Election 2016

Krugman Gets to the Bottom of Why the White Working Class Votes Against Its Own Interests

It's a headscratcher.

Paul Krugman is still puzzling out why so many working-class whites voted for billionaire snake oil salesman Donald Trump in this election.

In Friday's column, Krugman respectfully disagrees with Bernie Sanders' recent suggestion for how Democrats can win back these voters by going "beyond identity politics" and by running "candidates who understand that working-class incomes are down, who will 'stand up to Wall Street, to the insurance companies, to the drug companies, to the fossil fuel industry,' Sanders said."

Well, ma-a-a-yybe, but of course then we would need a mainstream media that actually covered such policy proposals. "Over the course of the 2016 campaign, the three network news shows devoted a total of 35 minutes combined to policy issues — all policy issues," Krugman reminds us. "Meanwhile, they devoted 125 minutes to Mrs. Clinton’s emails."

Another reason for doubting the Sanders hypothesis, Krugman says, is that the Dems already have better policies for working-class folks, namely higher minimum wage proposals and expanding affordable healthdare. Has not done them much good. 

Consider eastern Kentucky, a very white area which has benefited enormously from Obama-era initiatives. Take, in particular, the case of Clay County, which the Times declared a few years ago to be the hardest place in America to live. It’s still very hard, but at least most of its residents now have health insurance: Independent estimates say that the uninsured rate fell from 27 percent in 2013 to 10 percent in 2016. That’s the effect of the Affordable Care Act, which Mrs. Clinton promised to preserve and extend but Mr. Trump promised to kill.

Mr. Trump received 87 percent of Clay County’s vote.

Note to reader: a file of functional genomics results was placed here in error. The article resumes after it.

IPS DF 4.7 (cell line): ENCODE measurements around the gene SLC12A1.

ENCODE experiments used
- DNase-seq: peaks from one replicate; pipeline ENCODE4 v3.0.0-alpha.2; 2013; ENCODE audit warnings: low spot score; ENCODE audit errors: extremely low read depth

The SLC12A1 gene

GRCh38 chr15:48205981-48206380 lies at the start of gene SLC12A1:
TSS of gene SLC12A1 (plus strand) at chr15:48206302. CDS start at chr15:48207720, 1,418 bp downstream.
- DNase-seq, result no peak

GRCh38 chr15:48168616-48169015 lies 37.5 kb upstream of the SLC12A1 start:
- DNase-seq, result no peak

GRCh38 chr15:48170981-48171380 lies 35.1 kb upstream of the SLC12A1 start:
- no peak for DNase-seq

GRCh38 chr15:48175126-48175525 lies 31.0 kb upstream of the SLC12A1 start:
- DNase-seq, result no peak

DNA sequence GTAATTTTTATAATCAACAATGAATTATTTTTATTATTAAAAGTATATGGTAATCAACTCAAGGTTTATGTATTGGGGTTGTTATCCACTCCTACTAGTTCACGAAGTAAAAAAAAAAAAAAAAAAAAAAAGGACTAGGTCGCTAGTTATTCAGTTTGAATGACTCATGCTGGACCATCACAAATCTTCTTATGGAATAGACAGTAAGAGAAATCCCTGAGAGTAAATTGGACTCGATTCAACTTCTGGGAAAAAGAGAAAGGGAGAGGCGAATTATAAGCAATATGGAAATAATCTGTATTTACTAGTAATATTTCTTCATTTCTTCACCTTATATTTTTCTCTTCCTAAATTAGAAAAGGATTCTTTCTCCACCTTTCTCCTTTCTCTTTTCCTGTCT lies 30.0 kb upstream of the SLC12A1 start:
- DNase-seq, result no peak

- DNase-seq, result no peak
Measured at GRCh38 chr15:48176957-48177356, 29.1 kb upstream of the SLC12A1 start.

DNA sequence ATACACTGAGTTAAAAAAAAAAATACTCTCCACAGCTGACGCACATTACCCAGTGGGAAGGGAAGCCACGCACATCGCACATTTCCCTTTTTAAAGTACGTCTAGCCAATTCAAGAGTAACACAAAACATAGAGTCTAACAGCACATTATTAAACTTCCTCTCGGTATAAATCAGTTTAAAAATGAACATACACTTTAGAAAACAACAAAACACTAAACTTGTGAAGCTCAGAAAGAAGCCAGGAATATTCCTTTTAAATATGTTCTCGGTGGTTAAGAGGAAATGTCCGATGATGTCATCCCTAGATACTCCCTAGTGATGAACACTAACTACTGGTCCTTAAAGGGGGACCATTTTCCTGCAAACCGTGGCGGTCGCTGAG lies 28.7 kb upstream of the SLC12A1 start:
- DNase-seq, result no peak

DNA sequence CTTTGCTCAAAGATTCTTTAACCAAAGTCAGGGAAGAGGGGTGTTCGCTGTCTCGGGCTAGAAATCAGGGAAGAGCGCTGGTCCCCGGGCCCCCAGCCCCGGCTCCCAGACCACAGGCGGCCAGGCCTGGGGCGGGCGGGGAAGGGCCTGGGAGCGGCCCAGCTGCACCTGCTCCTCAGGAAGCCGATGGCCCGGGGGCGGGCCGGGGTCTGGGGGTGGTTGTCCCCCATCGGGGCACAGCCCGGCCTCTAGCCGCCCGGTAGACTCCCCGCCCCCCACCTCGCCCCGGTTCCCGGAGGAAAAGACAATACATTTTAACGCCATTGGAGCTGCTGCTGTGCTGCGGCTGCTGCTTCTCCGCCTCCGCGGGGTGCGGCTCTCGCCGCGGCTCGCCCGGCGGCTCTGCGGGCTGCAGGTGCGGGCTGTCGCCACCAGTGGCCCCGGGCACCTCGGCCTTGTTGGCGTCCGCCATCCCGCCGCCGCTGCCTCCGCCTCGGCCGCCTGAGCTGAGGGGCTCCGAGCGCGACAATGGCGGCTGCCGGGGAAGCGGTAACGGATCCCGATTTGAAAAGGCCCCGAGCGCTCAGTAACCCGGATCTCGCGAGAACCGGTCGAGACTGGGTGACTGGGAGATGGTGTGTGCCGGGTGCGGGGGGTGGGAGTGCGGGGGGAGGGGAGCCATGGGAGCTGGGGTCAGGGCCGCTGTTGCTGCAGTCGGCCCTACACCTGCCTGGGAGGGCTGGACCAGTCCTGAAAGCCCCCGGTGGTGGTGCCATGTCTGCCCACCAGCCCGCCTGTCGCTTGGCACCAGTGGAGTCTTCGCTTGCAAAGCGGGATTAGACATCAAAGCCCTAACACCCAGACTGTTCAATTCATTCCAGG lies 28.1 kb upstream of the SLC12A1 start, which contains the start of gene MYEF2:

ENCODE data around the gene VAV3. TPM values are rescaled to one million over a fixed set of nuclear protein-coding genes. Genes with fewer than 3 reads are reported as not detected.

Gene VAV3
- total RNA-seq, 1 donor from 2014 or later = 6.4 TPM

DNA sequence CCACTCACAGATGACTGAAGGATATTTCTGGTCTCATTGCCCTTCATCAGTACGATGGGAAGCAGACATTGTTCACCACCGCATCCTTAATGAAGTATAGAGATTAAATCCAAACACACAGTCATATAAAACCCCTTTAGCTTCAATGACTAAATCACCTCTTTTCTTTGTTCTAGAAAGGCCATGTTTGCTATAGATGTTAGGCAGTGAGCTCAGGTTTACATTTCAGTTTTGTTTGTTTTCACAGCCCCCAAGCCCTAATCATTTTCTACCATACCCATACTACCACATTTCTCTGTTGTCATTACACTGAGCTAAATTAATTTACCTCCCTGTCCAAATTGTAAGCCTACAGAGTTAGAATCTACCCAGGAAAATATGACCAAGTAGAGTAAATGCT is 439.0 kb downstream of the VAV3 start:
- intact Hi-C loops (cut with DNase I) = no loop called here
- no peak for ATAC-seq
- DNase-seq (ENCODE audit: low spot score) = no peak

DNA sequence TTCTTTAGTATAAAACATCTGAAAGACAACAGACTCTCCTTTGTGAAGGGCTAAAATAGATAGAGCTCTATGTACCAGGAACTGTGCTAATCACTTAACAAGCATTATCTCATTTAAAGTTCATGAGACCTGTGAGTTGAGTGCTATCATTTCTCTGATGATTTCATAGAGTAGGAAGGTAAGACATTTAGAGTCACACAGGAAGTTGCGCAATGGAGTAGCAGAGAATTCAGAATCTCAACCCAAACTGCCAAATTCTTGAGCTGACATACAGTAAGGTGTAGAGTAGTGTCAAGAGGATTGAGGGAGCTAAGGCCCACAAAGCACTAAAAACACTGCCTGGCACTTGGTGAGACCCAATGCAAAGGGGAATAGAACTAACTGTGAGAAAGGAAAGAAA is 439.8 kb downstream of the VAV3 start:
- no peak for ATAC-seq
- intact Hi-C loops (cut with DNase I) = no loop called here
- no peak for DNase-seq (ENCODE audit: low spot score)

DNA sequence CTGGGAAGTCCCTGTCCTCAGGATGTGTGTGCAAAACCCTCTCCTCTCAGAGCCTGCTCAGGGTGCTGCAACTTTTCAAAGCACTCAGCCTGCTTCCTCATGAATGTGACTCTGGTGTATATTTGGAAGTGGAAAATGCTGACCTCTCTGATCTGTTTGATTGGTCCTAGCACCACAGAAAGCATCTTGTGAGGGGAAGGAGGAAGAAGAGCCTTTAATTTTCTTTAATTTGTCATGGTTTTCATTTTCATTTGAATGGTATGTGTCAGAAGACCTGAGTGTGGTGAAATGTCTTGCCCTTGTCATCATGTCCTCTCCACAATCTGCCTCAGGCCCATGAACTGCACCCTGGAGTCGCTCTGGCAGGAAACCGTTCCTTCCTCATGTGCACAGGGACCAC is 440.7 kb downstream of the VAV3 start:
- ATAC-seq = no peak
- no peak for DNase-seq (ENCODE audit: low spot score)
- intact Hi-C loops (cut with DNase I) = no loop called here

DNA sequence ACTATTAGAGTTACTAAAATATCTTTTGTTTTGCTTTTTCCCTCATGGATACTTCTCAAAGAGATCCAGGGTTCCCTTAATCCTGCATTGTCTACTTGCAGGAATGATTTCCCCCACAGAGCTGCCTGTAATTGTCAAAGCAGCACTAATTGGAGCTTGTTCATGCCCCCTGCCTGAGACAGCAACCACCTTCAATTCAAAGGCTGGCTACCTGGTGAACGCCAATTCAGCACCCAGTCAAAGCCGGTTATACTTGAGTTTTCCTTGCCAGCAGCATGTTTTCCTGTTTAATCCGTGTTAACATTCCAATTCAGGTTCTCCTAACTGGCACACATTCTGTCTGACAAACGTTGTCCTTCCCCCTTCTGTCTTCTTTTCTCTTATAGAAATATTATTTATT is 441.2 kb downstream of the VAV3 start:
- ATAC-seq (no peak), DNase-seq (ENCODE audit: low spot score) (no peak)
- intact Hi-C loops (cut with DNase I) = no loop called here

Now, you might say that health insurance is one thing, but what people want are good jobs. Eastern Kentucky used to be coal country, and Mr. Trump, unlike Mrs. Clinton, promised to bring the coal jobs back. (So much for the idea that Democrats need a candidate who will stand up to the fossil fuels industry.) But it’s a nonsensical promise.

Where did Appalachia’s coal mining jobs go? They weren’t lost to unfair competition from China or Mexico. What happened instead was, first, a decades-long erosion as U.S. coal production shifted from underground mining to strip mining and mountaintop removal, which require many fewer workers: Coal employment peaked in 1979, fell rapidly during the Reagan years, and was down more than half by 2007. A further plunge came in recent years thanks to fracking. None of this is reversible.

When Donald Trump does not bring back all those manufacturing jobs he promised to, will there be a backlash? Maybe not, not if he and the Republicans can keep feeding the whitelash, resentment toward others in similar or worse boats. Krugman suggests that the real identity politics right now in America are being played by the white working class, which he defines as "some combination of white resentment at what voters see as favoritism toward nonwhites (even though it isn’t) and anger on the part of the less educated at liberal elites whom they imagine look down on them."

That last part is a headscratcher, since it is conservatives who blame the economically disadvantaged for their moral failings. Go figure.

In Krugman's view, populism's not the answer.


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